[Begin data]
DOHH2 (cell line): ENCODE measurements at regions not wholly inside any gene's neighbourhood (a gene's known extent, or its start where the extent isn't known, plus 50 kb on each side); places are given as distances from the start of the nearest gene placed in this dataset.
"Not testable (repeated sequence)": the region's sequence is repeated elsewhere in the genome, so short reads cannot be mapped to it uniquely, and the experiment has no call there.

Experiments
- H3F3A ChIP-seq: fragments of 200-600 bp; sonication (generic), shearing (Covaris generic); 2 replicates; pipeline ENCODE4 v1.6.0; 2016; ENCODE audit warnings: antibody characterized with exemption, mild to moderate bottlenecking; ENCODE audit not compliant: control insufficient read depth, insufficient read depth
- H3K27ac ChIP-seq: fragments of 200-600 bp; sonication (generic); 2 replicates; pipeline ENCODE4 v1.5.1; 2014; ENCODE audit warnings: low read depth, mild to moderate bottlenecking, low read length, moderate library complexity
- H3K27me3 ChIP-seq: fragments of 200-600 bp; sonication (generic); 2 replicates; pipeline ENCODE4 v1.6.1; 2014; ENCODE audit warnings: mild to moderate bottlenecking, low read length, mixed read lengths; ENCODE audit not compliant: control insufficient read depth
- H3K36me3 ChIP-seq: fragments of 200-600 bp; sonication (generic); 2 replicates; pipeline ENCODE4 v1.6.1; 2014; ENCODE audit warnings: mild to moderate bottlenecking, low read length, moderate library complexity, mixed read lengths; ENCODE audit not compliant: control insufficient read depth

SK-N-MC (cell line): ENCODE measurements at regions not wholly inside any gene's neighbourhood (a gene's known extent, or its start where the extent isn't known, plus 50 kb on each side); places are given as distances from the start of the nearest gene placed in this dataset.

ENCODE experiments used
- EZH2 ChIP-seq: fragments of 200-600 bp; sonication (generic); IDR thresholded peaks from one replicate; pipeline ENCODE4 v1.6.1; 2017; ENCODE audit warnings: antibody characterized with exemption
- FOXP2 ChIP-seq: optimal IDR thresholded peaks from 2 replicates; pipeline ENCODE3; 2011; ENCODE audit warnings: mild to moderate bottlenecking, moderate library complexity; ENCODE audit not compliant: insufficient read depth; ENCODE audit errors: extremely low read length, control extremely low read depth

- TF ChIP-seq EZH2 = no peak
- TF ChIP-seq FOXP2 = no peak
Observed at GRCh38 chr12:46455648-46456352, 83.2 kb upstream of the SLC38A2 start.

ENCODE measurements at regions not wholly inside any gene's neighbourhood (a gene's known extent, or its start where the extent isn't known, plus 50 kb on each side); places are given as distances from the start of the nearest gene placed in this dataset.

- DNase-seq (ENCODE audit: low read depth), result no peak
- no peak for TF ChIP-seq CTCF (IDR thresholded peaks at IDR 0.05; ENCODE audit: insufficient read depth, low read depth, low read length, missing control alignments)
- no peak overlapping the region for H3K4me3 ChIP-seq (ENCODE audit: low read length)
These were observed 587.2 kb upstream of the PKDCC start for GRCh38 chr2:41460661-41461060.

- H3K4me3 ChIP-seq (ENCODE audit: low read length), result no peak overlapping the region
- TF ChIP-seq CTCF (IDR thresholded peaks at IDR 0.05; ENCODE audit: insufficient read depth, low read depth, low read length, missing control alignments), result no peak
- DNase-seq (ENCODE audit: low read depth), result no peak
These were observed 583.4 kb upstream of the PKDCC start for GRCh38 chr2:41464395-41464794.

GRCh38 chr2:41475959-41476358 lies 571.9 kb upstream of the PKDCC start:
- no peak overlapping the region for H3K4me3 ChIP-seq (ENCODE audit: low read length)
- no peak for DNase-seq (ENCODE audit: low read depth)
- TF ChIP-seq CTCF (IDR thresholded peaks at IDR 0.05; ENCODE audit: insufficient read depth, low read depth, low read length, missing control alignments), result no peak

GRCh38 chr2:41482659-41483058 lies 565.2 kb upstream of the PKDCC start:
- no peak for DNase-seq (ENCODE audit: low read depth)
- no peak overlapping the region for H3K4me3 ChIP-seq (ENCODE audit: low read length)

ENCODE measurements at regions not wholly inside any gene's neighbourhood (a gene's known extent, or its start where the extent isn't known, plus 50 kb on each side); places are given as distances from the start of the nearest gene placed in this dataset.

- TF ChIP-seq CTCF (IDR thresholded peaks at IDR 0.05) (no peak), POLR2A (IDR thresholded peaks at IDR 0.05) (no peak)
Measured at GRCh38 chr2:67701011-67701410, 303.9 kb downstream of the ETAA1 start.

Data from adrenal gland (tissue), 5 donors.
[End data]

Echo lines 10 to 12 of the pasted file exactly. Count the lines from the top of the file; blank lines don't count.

- EZH2 ChIP-seq: fragments of 200-600 bp; sonication (generic); IDR thresholded peaks from one replicate; pipeline ENCODE4 v1.6.1; 2017; ENCODE audit warnings: antibody characterized with exemption
- FOXP2 ChIP-seq: optimal IDR thresholded peaks from 2 replicates; pipeline ENCODE3; 2011; ENCODE audit warnings: mild to moderate bottlenecking, moderate library complexity; ENCODE audit not compliant: insufficient read depth; ENCODE audit errors: extremely low read length, control extremely low read depth

- TF ChIP-seq EZH2 = no peak